1960-1970-1980 or even maybe 1990…
It’s a glorious hot summer day… and you are on your summer vacation.
You just ate your sandwich/hotdog/hamburger.
The beach water beackons.
But you can hear your mom admonishing you… “It hasn’t been a hour – you have to wait before you can go swimming!”
I remember hating to hear that. What a damper eating lunch was when near the pool or at the beach! I would avoid eating for a long as I could so that I could play as long as I wanted in the water with no interruptions. And until I could no longer ignore the rumblings of my tummy – I ignored all calls to food. How things have changed… ugh!
But has one ever wondered why we couldn’t swim for at least one hour after eating?? Is there any truth to this long held belief (one could drown if you go swimming immediately after swimming) … that has been passed on from generation to generation?
Well… HERE it is… finally – some clarification into this tale of two cities…
“Ian Fleming, an archivist at the YMCA’s Canadian head office, did find a bit of documented evidence, in “The Royal Life Saving Society Handbook of Instruction,” published in 1936.
“The most suitable time to bathe is about two hours after a meal, when food taken previously will have become partially digested,” it advises in its “Hints to Bathers.”
“On no account bathe shortly after a hearty meal, when exhausted from vigorous exercise, when the body is cooling after perspiring nor, on the other hand, when shivering …”
The presumption is that the “don’t swim after eating” advice was based on the idea that the stomach and the limbs would be competing for oxygen-rich blood.
“My guess is the theory at the time was something along the lines of: Well, you’ve just eaten a lot of food, therefore you’re sending a lot of your blood to the gut area … therefore it’s not available to the muscles and therefore you may get into trouble while swimming,” Sleivert says.”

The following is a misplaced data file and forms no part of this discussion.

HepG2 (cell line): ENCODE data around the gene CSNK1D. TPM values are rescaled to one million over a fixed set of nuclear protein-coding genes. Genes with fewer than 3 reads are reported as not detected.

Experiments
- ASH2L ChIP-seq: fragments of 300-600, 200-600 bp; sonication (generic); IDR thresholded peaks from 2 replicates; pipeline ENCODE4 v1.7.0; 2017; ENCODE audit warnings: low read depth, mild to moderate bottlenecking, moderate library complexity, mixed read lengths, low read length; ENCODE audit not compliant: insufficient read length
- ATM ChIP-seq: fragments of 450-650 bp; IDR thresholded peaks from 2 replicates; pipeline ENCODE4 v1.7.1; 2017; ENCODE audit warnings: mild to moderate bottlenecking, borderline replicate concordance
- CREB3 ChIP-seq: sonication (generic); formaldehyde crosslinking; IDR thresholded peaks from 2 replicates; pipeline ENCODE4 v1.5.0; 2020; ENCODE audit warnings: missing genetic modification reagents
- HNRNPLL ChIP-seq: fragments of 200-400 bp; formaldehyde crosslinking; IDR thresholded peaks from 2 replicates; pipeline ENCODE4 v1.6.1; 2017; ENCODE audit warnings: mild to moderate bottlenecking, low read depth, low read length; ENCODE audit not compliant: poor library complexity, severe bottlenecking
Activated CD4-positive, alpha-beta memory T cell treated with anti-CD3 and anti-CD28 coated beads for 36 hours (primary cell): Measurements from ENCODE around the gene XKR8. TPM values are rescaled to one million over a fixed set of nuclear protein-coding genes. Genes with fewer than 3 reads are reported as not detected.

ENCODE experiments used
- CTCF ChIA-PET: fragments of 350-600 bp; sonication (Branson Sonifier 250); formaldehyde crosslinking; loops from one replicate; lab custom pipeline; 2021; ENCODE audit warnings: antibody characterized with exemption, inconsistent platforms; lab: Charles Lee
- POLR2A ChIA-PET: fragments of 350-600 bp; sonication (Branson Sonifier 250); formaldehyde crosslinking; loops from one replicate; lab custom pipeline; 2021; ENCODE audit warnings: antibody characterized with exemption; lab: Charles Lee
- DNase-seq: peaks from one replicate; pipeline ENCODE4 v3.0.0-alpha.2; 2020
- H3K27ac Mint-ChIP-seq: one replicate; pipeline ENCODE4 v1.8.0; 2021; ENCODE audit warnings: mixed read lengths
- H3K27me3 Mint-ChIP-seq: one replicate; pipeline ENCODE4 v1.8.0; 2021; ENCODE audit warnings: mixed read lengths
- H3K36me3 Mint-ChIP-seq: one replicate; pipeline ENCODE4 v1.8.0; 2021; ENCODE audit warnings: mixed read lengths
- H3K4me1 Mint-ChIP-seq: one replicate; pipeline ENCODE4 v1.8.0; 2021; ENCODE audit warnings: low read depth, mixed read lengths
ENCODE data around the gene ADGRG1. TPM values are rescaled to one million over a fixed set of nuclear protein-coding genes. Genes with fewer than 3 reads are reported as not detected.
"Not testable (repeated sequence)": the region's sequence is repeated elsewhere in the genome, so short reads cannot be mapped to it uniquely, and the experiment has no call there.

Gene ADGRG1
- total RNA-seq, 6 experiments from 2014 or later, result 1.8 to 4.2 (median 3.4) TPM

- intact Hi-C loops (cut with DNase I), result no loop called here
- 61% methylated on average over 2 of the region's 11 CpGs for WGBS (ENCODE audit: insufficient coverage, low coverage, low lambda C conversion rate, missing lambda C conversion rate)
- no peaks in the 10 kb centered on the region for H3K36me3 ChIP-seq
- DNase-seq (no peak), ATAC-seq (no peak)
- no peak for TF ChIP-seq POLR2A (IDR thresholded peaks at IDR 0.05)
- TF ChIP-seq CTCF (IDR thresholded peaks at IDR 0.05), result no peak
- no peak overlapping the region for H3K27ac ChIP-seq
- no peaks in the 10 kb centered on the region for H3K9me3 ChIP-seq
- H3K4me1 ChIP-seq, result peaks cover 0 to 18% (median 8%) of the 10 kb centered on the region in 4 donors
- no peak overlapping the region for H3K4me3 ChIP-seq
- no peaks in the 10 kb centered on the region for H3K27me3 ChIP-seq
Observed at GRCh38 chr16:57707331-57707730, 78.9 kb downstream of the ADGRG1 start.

Dr. Peter Wernicki, aquatics chair of the American Red Cross advisory council on first aid, aquatics, safety and preparedness, says it is true some blood is shunted to the gut in digestion.
“(But) any healthy person has plenty of blood and plenty of oxygen and they can do both,” he says from Vero Beach, Fla.
“If you really are going to vigorously exercise – any exercise – eating a large meal beforehand is not a great idea,” Wernicki adds. “It can make you uncomfortable. It might affect your performance somewhat. But it’s not going to make you drown.”
Sleivert says there is a theory that “stitches” – as in a stitch in your side – are caused by the weight of a full stomach on the ligaments that hold it in place. But he suggests running on a full stomach is more likely to trigger a stitch than swimming.
So… what is to be done? Can we swim within moment of eating? Can we tell our kids to wait to digest before playing in the water? Remember – Olympic swimmers are encouraged to snack before a swim…
“Dalke says that when asked for advice on this issue, the Canadian Red Cross suggests parents use their own judgment.
“With the children, the message we really want to say is: You have to take a look at what it is that they’re eating and what activity they’re going to engage in,” she says from Vancouver.
“If they eat a heavy meal and then their intention is to go swim a great distance in the lake or a pool, then you need to take that into consideration. But if it’s a typical lunch kind of thing or a typical snack and your child does not normally suffer cramps after eating, then this activity shouldn’t be any different than any others.”